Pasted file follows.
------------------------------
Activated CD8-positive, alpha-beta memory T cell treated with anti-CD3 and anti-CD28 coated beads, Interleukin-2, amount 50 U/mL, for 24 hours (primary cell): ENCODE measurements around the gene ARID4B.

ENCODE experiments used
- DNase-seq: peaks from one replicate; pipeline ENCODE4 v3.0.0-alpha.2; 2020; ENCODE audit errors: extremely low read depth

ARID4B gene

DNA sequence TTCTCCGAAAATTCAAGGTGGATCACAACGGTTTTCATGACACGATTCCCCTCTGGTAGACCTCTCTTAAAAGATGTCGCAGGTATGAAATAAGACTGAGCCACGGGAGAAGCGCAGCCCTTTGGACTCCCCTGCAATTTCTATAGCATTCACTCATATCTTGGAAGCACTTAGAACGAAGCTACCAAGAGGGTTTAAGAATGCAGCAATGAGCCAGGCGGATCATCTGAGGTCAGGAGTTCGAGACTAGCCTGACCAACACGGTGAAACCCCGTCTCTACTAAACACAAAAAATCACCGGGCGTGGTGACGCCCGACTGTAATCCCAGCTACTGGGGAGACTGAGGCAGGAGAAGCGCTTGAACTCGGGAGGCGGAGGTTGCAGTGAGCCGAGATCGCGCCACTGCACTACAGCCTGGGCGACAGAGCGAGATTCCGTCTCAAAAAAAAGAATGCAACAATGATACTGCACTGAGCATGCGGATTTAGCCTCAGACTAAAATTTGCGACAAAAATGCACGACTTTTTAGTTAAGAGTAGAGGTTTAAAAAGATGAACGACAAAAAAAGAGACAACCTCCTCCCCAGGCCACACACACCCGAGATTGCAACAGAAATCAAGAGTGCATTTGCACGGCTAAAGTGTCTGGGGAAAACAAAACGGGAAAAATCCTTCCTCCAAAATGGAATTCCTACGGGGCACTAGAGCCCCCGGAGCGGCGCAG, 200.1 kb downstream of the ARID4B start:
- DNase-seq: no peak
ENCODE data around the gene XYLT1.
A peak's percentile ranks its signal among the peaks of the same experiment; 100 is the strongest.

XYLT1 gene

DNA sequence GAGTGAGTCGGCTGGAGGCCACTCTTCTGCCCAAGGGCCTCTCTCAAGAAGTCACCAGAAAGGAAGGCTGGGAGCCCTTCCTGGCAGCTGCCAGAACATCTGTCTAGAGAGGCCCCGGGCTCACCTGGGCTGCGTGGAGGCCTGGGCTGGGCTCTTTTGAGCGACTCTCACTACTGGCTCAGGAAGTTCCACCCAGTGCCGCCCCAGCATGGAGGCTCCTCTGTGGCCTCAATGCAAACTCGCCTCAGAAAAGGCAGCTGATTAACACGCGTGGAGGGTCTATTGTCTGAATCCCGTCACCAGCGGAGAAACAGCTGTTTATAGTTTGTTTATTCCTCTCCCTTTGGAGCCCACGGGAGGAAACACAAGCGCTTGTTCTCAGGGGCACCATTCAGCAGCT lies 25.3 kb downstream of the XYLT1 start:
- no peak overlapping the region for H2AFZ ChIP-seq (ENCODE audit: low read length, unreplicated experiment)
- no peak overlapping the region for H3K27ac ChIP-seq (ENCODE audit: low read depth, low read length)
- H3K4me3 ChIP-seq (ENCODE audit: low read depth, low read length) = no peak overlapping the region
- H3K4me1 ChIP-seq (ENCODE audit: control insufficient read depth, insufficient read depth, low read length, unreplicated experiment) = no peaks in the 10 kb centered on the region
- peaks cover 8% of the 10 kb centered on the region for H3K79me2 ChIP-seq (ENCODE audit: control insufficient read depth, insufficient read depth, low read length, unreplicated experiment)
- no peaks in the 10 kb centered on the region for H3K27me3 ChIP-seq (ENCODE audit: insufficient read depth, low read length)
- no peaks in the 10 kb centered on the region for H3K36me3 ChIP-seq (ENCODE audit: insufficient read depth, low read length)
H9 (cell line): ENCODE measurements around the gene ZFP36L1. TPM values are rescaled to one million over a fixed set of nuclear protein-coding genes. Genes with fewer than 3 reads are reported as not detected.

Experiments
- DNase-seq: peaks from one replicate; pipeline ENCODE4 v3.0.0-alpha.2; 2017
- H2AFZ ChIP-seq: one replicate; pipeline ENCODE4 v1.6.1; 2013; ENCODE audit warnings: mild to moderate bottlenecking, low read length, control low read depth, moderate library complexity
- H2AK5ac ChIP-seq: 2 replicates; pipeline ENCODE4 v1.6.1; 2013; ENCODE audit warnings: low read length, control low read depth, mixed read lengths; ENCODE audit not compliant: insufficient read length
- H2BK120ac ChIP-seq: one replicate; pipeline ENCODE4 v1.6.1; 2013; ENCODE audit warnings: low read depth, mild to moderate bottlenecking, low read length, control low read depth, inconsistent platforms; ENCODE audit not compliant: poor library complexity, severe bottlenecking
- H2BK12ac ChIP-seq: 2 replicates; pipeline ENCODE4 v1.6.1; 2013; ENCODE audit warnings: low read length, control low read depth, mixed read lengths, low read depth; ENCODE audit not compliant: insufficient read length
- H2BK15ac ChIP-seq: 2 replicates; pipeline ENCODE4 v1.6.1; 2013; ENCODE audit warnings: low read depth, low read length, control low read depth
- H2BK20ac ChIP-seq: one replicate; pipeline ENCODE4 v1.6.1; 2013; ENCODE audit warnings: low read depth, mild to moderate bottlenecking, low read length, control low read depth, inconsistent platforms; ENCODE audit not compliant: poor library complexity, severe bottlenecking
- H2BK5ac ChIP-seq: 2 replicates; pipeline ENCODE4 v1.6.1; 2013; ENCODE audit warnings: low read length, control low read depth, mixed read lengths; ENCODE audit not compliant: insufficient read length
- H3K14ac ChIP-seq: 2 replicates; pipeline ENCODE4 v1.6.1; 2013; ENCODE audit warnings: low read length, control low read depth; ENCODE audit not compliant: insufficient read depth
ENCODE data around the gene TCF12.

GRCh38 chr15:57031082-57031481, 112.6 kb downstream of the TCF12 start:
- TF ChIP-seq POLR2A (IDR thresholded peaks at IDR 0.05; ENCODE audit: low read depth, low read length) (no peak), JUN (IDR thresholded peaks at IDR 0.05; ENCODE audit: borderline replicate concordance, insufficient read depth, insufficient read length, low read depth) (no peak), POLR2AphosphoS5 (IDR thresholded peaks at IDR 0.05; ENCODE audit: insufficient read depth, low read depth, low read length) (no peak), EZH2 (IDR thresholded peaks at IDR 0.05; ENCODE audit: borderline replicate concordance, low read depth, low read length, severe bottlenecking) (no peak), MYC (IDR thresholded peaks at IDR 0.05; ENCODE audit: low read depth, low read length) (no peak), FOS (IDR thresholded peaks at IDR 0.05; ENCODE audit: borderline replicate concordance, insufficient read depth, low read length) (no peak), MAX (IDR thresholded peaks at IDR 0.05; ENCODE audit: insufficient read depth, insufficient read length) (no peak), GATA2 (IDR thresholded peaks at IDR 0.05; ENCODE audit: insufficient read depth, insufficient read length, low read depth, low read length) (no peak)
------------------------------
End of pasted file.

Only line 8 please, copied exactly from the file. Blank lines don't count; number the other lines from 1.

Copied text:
A peak's percentile ranks its signal among the peaks of the same experiment; 100 is the strongest.